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What is it that gives thee, mild Queen of the Night, That secret, intelligent grace? Or why should I gaze with such pensive delight On thy fair,—hut insensihle face?

What gentle enchantment possesses thy heam,

Beyond the warm sunshine of day? Thy hosom is cold as the glittering stream,

Where dances thy tremulous ray I

Canst thou the sad heart of its sorrows heguile? Or griefs fond indulgence suspend? Tct, where is the mourner hut weleomes thy smile, And loves thee—almost as a friend 1

The tear that looks hright, in the heam, as it flows,

Uumoved dost thon ever hehold;— The sorrow that lov's in thy light to repose,

To thee oft in vain hath heen told!

Yet soothing thou art, and for ever I find, Whilst watching thy gentle retreat,

A moonlight composure steal overmy mind, Poetical—pensive, and sweet 1

I think of the years that for ever have fled ;— Of follies,—hy others forgot;—

Of joys that are vanished—and hopes that are dead; And of friendships that were—and are not?

I think of the future, still gazing the while, As though thou 'dat those secrets reveal;

But ne'er dost thou grant one encouraging smile, To answer the mournful appeal.

Thy heams, which so hright through my casement appear,

To far distant regions extend; Illumine the dwellings of those that are dear,

And sleep on the grave of a friend.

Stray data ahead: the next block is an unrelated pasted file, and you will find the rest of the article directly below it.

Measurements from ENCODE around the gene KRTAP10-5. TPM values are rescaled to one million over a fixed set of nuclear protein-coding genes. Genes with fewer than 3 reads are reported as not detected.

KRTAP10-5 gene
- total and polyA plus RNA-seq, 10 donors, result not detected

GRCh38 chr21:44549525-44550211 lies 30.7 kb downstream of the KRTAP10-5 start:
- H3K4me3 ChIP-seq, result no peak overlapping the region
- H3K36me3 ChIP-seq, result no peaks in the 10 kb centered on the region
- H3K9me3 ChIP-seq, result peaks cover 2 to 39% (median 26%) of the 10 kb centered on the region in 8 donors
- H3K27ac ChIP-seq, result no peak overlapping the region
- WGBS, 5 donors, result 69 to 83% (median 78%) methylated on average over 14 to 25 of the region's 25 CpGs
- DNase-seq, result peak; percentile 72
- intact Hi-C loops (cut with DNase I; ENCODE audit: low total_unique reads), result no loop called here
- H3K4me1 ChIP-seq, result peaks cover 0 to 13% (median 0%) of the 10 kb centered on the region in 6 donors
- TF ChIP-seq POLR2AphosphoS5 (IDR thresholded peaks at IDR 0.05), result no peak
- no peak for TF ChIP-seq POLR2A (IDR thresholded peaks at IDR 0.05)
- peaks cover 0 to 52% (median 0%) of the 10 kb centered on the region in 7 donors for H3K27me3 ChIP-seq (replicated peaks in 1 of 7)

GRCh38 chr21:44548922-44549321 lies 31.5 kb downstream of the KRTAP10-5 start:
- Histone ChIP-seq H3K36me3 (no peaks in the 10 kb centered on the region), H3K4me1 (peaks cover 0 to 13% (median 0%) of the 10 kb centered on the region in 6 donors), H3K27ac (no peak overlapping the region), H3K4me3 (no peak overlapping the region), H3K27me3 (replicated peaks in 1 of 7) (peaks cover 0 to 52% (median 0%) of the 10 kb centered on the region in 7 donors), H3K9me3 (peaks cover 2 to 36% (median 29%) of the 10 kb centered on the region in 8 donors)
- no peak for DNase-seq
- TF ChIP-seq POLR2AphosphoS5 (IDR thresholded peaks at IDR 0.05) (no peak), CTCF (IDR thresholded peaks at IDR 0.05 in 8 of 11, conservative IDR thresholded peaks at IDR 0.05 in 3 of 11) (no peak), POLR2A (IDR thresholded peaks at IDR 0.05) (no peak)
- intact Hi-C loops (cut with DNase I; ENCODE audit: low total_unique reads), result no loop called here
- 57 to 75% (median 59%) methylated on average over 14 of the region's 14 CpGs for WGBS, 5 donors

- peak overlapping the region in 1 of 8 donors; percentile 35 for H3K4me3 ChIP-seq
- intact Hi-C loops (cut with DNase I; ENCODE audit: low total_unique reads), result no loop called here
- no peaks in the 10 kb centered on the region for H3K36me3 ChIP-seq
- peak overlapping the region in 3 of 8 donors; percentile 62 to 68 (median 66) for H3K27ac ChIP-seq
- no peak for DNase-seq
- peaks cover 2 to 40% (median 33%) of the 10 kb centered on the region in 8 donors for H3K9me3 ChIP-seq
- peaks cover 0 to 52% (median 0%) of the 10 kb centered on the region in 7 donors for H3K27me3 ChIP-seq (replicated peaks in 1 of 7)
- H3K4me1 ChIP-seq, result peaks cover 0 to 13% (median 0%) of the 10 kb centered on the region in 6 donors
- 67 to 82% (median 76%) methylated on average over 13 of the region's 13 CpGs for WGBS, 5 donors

Then still most I love thee mild Queen of the Night!

Since feeling and fancy agree, To make thee a source of unfailing delight,

A friend and a solace to me!

TO THE HARVEST MOON.

h. k. whIte.

Moon of Harvest, herald mild
Of plenty, rustic lahour's child,
Hail! oh hail 1 I greet thy heam,
As soft it tremhles o'er the stream,
And gilds the straw-thatched hamlet wide,
Where Iunocence and Peace reside;

'Tis thou that glad'st with joy the rustic throng,

Promptest the tripping dance, the exhilarating song.

Moon of Harvest, I do love

O'er the uplands now to rove,

While thy modest ray serene

Gilds the wild surrounding scene;

And to watch thee riding high

In the hlue vanlt of the sky,
Where no thin vapour intercepts thy ray,
But in unclouded majesty thou walkest on
thy way.

Pleasing 'tis, oh! modest Moon!
Now the night is at her noon,
'Neath thy sway to musing lie,
While around the zephyrs sigh,

Fuuning soft the sun-tanu'd wheat,
Rlpen'd hy tki.s summer's heat;
Picturing all the rustic's joy
When houndless plenty meets his eye,

And thinking soon,

Oh, modest moon!
How many a female eye will roam

Along the road,

To see the load,
The last dear load of harvest-home.

Storms ami tempests, Roods and rains,

Stem despoilers of the plains,

Hence away, the season flee,

Foes to light-heart jollity:

May no winds careering high,

Drive the clouds along the sky, lint may all nature smile with aspect hoon, When in the heavens thou shew'st thy face, Oh, Harvest Moon I

'Neath yon lowly roof he lies,

The hushandman, with Eleep-sealed eyes;

He dreams of crowded harns, and round

The yard, he hears the flail resound;

Oh! may no hurricane destroy

His visionary views of joy! God of the winds! Oh, hear his humhle

prayer, And while the moon of harvest shines, thy hlustering whirlwind spare.

Sons of luxury, to yon

Leave I Sleep's dull power to woo:

Press ye still the downy hed,

While feverish dreams surround your head;

1 will seek the woodland glade,

Penetrate the thickest shade,

Wrapp'd in Contemplation's dreams,

Musing high on holy themes,

While on the gale

Shall softly sail
The nightingale's enchanting tune,

And oft my eyes,

Khali grateful rise
To thee, the modest Harvest Moon.

MOONLIGHT SCENE IN ITALY.

The stars are forth, the moon ahove the tops
Of the suow-shining mountains—Beantiful!
I linger yet with Nature, for the night
Hath heen to me a more familiar face
Than that of man; and in her starry shade